The Climb was written as a response to "Into Thin Air" by Jon Krakauer. Krakauer was part of Rob Hall's Adventure Consultants team, and was able to successfully complete his Everest attempt on the day things went wrong. Into Thin Air reached NY Times bestseller lists, and is arguably one of the best mountaineering books. So much so that the book detailing the K2 disaster of 2006 dubbed itself "K2's Into Thin Air". Into Thin Air is a breezy read, it has its action, its heroes, villains, wannabees, and also-rans. You cannot put the book down, even if you do not have the faintest idea of mountaineering. In the end, you feel disturbed but satisfied, like you would feel after reading a good novel - a few ambitions met, a few people dead, a few hopes unmade, and a villain left standing to the boot. And that villain was Toli. Born in Kazakhstan, Anatoli Boukreev was an established mountaineer who climbed multiple 8k mountains multiple times - mostly without oxygen, and has guided/saved a few men in his life time. Something didn't seem right. And that's when I was determined to read the book Toli co-authored (ghost-written, if you ask Reinhold Messner) with Weston DeWalt in response to Into Thin Air.

The Climb disappointed me in comparison to Into Thin Air. The Climb read like a patchy journal. But as you get into the later chapters, you get an idea of what possibly transpired in the high camps on that fateful night when high winds swept the lives out of climbers. It nowhere matches Krakeur's journalistic narrative brilliance, but it has an element of truth in it. It is unapologetic too, about Anatoli's possible disdain for climbing clients who expect to be pampered. The book goes overboard in defending Toli and rebuking Jon. I think it was not needed. Those who care will read on, and once you read, you get an idea.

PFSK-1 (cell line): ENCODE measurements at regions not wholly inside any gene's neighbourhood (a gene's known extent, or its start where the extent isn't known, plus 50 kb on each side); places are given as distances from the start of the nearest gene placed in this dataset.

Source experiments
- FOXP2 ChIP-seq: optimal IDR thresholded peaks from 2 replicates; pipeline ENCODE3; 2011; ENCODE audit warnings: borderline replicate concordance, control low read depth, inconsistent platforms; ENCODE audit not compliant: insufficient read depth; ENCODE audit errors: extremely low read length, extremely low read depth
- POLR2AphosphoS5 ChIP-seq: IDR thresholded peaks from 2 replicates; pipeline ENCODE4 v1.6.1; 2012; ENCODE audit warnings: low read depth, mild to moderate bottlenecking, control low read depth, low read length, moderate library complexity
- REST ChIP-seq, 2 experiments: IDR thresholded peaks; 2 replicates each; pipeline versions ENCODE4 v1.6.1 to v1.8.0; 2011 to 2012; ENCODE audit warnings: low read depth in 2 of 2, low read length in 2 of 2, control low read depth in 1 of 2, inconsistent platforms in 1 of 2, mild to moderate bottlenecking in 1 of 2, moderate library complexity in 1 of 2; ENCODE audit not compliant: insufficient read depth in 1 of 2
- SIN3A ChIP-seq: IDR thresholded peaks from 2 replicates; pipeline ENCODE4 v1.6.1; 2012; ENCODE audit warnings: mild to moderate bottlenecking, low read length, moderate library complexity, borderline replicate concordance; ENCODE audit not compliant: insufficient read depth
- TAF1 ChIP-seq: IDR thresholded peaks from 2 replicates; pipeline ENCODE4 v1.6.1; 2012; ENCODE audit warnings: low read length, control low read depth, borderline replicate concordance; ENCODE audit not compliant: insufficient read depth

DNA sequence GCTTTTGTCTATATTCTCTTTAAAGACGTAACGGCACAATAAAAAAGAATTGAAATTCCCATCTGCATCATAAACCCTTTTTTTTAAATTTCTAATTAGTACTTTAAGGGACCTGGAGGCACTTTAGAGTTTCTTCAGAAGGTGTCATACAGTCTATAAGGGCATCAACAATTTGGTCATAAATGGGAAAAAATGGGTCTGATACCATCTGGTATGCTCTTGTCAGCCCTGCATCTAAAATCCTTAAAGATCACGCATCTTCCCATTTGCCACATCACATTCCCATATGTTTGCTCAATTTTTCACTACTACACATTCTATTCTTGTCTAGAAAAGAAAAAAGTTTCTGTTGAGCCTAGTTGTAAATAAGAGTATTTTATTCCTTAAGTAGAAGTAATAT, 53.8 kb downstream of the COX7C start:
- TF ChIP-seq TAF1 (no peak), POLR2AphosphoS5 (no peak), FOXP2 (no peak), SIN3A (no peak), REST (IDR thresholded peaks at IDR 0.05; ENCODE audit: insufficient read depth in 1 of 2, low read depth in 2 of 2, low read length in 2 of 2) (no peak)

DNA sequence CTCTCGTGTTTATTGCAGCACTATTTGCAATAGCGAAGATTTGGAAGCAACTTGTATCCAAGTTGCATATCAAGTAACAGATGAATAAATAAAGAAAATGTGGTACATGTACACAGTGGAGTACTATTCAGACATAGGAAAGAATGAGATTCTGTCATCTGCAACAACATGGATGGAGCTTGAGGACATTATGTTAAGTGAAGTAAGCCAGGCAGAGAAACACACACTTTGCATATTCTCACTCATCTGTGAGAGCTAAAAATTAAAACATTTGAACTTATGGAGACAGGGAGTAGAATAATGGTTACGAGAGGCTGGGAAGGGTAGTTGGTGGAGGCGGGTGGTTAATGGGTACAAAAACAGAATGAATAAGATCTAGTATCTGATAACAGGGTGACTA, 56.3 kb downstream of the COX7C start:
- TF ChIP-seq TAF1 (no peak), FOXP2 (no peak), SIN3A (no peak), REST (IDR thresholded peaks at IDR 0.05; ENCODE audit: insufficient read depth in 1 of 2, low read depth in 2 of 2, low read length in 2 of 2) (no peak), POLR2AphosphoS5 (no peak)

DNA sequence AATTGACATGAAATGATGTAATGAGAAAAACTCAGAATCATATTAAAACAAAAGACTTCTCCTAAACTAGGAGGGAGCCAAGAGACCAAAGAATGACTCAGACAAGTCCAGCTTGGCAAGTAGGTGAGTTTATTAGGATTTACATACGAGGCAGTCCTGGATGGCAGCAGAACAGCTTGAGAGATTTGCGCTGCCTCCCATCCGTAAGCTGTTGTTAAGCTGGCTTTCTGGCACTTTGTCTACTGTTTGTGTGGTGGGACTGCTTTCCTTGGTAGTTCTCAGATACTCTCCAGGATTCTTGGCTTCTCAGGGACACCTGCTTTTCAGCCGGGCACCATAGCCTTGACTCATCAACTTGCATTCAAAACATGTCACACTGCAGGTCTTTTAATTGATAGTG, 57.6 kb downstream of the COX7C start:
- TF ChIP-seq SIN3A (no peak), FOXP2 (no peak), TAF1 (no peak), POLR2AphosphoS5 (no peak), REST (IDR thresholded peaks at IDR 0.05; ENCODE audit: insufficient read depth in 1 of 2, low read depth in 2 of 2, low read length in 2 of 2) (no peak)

The fact is this. On May 10, 1996, there were too many people and teams trying to summit Mt. Everest. After reaching the summit (without supplemental oxygen, as usual) early in the day, Anatoli climbed down ahead of some of his clients to the high camp (Camp IV) before the winds broke lose. There were people in his team and other teams up there on the mountain, slowly trying to work their way back to Camp IV. Anatoli rested in Camp IV, the highest camp on Everest, drinking tea, and the works (like lying down). And then, one of the most disastrous storms in Everest climbing ever decided that time's up.

Whatever anyone else might say, Toli went up again - not once, not twice,  not thrice - when no self-respecting Sherpa would, in the night, in the middle of a storm (when you cannot find your ass with your hand - and that is, assuming you feel, at that altitude, that you have an ass.) to look for people.

His clients, Tim, Sandy, and Fox were lost in the storm above 8,000 m. Above 8,000 m, your blood runs thick as sludge, because of the overabundance of red blood cells, trying to suck out oxygen which is as low as 1/3rd of the sea level concentration. As one documentary put it, the death zone above 8,000 m is the altitude where "the human body begins to shut down".  His clients were lost, unable to find their way back to the tents in the stormy darkness, and out of oxygen. Anatoli managed to find them and guide them all (they would have been dead definitely otherwise), by giving oxygen (for which he had to beg around tents), hot tea (carried in a thermos), and his strong hand to the relative safety of the camp. All his clients are alive today to tell the tale.